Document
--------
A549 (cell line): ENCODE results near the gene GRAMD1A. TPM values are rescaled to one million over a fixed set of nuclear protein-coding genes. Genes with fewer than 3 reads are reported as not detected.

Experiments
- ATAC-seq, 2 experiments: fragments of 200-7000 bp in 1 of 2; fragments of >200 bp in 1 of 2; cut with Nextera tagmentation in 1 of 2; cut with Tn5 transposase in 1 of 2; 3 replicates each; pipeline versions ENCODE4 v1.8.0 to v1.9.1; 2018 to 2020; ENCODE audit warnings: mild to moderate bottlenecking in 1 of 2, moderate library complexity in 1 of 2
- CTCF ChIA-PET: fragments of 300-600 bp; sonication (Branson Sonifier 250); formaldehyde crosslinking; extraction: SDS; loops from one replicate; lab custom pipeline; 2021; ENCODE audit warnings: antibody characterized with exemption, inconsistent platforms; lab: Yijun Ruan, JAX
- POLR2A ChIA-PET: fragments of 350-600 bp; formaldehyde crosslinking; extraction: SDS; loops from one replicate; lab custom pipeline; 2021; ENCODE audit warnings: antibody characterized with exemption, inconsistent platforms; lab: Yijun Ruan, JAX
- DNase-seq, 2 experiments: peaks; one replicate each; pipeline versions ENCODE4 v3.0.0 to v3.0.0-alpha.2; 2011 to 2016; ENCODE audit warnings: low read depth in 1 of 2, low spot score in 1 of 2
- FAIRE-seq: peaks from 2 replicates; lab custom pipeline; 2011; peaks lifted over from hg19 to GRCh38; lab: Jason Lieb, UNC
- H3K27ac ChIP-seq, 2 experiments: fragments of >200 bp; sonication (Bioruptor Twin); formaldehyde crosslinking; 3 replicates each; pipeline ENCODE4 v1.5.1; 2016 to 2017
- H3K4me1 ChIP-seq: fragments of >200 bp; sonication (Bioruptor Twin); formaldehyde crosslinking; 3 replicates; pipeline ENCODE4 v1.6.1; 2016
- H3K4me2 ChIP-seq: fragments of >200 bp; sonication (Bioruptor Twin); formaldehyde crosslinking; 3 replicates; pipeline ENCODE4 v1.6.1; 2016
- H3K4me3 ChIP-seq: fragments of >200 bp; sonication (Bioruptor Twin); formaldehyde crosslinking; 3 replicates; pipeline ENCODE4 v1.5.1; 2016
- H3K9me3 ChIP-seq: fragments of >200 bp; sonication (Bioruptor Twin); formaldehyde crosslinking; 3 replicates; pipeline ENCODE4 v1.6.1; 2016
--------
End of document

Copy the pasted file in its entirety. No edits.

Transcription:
A549 (cell line): ENCODE results near the gene GRAMD1A. TPM values are rescaled to one million over a fixed set of nuclear protein-coding genes. Genes with fewer than 3 reads are reported as not detected.

Experiments
- ATAC-seq, 2 experiments: fragments of 200-7000 bp in 1 of 2; fragments of >200 bp in 1 of 2; cut with Nextera tagmentation in 1 of 2; cut with Tn5 transposase in 1 of 2; 3 replicates each; pipeline versions ENCODE4 v1.8.0 to v1.9.1; 2018 to 2020; ENCODE audit warnings: mild to moderate bottlenecking in 1 of 2, moderate library complexity in 1 of 2
- CTCF ChIA-PET: fragments of 300-600 bp; sonication (Branson Sonifier 250); formaldehyde crosslinking; extraction: SDS; loops from one replicate; lab custom pipeline; 2021; ENCODE audit warnings: antibody characterized with exemption, inconsistent platforms; lab: Yijun Ruan, JAX
- POLR2A ChIA-PET: fragments of 350-600 bp; formaldehyde crosslinking; extraction: SDS; loops from one replicate; lab custom pipeline; 2021; ENCODE audit warnings: antibody characterized with exemption, inconsistent platforms; lab: Yijun Ruan, JAX
- DNase-seq, 2 experiments: peaks; one replicate each; pipeline versions ENCODE4 v3.0.0 to v3.0.0-alpha.2; 2011 to 2016; ENCODE audit warnings: low read depth in 1 of 2, low spot score in 1 of 2
- FAIRE-seq: peaks from 2 replicates; lab custom pipeline; 2011; peaks lifted over from hg19 to GRCh38; lab: Jason Lieb, UNC
- H3K27ac ChIP-seq, 2 experiments: fragments of >200 bp; sonication (Bioruptor Twin); formaldehyde crosslinking; 3 replicates each; pipeline ENCODE4 v1.5.1; 2016 to 2017
- H3K4me1 ChIP-seq: fragments of >200 bp; sonication (Bioruptor Twin); formaldehyde crosslinking; 3 replicates; pipeline ENCODE4 v1.6.1; 2016
- H3K4me2 ChIP-seq: fragments of >200 bp; sonication (Bioruptor Twin); formaldehyde crosslinking; 3 replicates; pipeline ENCODE4 v1.6.1; 2016
- H3K4me3 ChIP-seq: fragments of >200 bp; sonication (Bioruptor Twin); formaldehyde crosslinking; 3 replicates; pipeline ENCODE4 v1.5.1; 2016
- H3K9me3 ChIP-seq: fragments of >200 bp; sonication (Bioruptor Twin); formaldehyde crosslinking; 3 replicates; pipeline ENCODE4 v1.6.1; 2016